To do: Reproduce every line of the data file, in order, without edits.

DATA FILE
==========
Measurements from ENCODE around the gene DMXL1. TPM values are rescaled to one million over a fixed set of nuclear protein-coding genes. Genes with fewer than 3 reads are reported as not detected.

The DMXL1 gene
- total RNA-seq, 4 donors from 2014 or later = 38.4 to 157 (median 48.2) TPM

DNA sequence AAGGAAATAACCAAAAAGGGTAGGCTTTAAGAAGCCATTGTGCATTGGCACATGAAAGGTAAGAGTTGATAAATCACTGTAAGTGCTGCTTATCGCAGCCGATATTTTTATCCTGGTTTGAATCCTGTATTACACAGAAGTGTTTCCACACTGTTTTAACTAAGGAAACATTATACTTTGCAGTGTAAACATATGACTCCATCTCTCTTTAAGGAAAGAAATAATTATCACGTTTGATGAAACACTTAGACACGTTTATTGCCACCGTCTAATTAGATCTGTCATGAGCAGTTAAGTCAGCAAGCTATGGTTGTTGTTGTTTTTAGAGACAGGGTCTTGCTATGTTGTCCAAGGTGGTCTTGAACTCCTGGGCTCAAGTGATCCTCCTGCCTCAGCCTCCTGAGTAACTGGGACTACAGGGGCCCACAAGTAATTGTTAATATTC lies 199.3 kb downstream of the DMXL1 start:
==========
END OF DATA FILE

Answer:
Measurements from ENCODE around the gene DMXL1. TPM values are rescaled to one million over a fixed set of nuclear protein-coding genes. Genes with fewer than 3 reads are reported as not detected.

The DMXL1 gene
- total RNA-seq, 4 donors from 2014 or later = 38.4 to 157 (median 48.2) TPM

DNA sequence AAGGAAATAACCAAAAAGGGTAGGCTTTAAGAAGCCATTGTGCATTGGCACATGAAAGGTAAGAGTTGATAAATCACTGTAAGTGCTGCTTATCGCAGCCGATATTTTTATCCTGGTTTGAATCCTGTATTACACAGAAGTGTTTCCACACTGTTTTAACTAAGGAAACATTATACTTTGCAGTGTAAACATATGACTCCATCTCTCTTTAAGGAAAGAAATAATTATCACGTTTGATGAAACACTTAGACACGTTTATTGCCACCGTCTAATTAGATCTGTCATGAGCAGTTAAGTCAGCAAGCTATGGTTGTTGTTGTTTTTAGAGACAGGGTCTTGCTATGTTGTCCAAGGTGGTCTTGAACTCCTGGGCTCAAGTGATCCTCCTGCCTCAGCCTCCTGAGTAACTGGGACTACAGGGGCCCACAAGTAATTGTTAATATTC lies 199.3 kb downstream of the DMXL1 start: